Ryanair boss Michael O'Leary (54) became Ireland's newest billionaire last year, as his low-cost airline dominated European travel. Targeting the 100m people who refused to travel Ryanair because it was cheap and nasty by becoming more customer friendly, paid off in spades.
Shares rocketed 30pc in the last year, valuing O'Leary's stake at €770m. At one stage he owned almost 25pc of the airline, but sold close to €270m worth of stock over the last 20 years. He also made bundles of money under a profit-share deal before the airline floated, and between dividends and pay, earned a further €53m.
The Mullingar-based aviation tycoon was conditionally awarded 5m stock options in December 2014 as part of a new five-year contract; these are potentially now worth up to €75m. While the Clongowes-educated former Stokes Kennedy Crowley accountant has previously claimed that he puts all his money in the Post Office, that's not entirely true.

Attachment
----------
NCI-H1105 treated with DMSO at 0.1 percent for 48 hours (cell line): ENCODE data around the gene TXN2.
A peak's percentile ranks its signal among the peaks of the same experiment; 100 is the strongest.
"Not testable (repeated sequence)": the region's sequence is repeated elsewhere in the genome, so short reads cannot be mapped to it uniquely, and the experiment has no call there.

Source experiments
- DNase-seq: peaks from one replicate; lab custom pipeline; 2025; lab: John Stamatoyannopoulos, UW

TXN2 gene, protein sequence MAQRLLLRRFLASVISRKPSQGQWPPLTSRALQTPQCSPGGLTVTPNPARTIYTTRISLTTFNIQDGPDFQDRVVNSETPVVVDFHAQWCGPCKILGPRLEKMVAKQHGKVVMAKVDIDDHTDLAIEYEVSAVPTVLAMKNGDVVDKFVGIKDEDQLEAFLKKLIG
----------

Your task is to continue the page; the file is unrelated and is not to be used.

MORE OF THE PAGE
He has a large UK commercial property portfolio, owning two office blocks in the centre of London as well as other buildings. He lives in an extensively-renovated country pile at Gigginstown in Westmeath, but owns a house bought for €9.4m on Raglan Road and a Newmarket stud farm.
O'Leary has also spent heavily to become the biggest national hunt horse-owner in the country. It's an expensive hobby but one that is paying off, as he has won the Cheltenham Gold Cup, the Irish Grand National and a pile of other high-profile races.